Eat our Words – Gerhard Schneibel

Hallacas, a Venezuelan “everything” dish

My wife and her family introduced me to hallacas, a traditional Venezuelan delicacy. Recipes vary from family to family, and from region to region, but this is the one came verbally from my wife’s grandmother. While hallacas are similar to a tamale, they are wrapped in banana leaves instead of corn husks. They consist of a cornmeal dough, which is patted into a disk on the banana leaf and then topped with a rich stew and several individual ingredients: a shred of chicken, an olive, a slice of boiled egg, a piece of ham, raisins, peppers, and onions. The idea is that you’ll discover these ingredients as you eat.

Everything is then rolled up into a pocket, tied off with string, and boiled in water. As with many holiday foods, hallacas come with a back story intended to remind us to be humble. During colonial times enslaved people would gather what was left from the master’s table and make an “everything” stew for their own families to eat in the form of hallacas. Today, families gather in the kitchen each holiday season to make this food. Since hallacas are conveniently packaged in banana leaves, they can be handed out to friends and relatives during the holiday season.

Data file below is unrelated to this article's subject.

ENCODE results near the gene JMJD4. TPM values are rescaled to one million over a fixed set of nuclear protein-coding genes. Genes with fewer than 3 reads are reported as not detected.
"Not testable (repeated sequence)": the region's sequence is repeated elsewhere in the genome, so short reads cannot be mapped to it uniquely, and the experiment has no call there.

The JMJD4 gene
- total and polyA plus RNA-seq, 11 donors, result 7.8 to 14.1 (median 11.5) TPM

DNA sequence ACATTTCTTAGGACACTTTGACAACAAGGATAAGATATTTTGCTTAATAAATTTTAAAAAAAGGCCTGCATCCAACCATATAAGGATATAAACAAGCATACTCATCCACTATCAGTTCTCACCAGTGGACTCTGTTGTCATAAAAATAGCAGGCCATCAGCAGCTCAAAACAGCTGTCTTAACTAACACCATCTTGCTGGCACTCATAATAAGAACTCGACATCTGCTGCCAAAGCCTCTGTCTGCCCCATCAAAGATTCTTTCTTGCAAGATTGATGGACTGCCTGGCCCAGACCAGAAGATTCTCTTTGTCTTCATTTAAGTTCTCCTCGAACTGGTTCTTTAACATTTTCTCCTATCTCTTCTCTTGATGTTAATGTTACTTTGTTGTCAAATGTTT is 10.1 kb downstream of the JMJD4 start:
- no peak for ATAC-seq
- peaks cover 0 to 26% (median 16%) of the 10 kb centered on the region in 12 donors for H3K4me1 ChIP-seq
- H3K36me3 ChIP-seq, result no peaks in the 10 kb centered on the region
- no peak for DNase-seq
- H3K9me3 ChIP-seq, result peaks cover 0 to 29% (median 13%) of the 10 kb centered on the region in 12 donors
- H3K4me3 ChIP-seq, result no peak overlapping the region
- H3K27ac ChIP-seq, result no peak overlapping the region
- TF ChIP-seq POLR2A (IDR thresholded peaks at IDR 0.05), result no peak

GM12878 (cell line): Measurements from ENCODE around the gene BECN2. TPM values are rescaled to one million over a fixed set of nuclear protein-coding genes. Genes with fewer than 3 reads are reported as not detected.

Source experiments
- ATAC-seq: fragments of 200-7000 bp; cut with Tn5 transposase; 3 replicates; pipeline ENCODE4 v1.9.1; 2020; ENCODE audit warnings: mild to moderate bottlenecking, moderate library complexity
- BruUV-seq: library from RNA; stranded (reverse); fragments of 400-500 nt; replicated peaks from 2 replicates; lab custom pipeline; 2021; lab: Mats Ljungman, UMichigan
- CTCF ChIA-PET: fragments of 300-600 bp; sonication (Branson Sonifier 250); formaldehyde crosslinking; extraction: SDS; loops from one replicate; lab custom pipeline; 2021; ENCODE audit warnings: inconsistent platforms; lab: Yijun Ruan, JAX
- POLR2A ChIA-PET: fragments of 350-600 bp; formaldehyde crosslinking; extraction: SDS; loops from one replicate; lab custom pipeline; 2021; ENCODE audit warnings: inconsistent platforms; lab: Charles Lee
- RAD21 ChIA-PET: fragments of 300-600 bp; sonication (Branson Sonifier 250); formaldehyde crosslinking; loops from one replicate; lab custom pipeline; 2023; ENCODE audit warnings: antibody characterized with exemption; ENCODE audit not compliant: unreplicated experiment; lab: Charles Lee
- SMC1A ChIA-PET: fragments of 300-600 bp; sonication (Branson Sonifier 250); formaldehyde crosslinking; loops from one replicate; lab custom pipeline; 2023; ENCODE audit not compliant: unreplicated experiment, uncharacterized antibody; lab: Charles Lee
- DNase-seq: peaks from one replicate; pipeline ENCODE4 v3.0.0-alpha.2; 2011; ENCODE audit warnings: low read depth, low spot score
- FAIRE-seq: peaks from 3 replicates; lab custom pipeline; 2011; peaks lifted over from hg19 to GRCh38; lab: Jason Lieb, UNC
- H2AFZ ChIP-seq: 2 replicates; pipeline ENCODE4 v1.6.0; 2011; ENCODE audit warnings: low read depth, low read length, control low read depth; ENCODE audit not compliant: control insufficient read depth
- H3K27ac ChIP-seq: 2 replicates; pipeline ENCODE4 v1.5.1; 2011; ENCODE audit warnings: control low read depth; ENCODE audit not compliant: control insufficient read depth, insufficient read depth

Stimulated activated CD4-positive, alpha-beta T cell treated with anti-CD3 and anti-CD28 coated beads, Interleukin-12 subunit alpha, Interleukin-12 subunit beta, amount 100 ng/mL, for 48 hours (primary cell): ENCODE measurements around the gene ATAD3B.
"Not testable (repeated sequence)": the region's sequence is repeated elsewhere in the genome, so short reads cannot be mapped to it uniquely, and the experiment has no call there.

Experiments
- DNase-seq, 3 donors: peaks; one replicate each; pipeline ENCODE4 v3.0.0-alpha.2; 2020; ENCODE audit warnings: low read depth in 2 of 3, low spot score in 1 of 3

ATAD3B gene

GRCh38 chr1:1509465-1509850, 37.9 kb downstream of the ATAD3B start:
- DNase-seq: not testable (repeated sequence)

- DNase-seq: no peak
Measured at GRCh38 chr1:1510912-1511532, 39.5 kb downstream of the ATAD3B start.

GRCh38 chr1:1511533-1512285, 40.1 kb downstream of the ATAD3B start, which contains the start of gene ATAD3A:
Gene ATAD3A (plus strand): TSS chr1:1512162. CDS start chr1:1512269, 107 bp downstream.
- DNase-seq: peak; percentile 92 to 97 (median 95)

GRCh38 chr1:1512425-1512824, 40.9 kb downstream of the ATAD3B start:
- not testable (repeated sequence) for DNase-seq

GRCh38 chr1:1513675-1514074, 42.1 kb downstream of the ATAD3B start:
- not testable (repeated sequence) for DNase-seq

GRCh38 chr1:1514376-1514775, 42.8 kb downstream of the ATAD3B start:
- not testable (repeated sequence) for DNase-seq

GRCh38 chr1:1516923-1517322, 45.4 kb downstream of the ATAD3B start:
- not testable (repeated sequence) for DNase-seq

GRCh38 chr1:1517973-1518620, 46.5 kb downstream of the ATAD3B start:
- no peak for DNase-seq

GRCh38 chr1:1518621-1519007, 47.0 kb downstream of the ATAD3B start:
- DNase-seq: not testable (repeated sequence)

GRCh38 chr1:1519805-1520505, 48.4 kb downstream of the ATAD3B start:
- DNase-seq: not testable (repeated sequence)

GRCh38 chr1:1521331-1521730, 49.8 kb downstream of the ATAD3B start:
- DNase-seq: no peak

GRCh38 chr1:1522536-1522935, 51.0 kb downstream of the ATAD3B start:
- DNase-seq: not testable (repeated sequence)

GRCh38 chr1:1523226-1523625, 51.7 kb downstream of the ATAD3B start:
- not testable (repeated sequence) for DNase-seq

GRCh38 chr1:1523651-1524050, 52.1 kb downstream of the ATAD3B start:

You can find regional variants of hallacas, including Andean hallacas. My favorite, of course, are the Caracas-style hallacas that my wife’s grandmother made. Here is the recipe for 25 delicious Caracas-style hallacas.

Note from the blog editor: the recipe below is a family recipe and omits several steps as family recipes are usually passed down to those who have helped make the dish at some point and know without having to be told the order of things and how much of an ingredient to add or what a dough should look like when it’s ready. If you would like to try your hand at making hallacas, I would recommend this recipe  from Bon Appétit. It omits some of the traditional filling additions mentioned in the family recipe (like boiled eggs and onion rings). Like many traditional recipes, every household and every cook has their own version. The Bon Appétit recipe also includes a step-by-step pictorial of how to wrap the hallacas in banana leaves.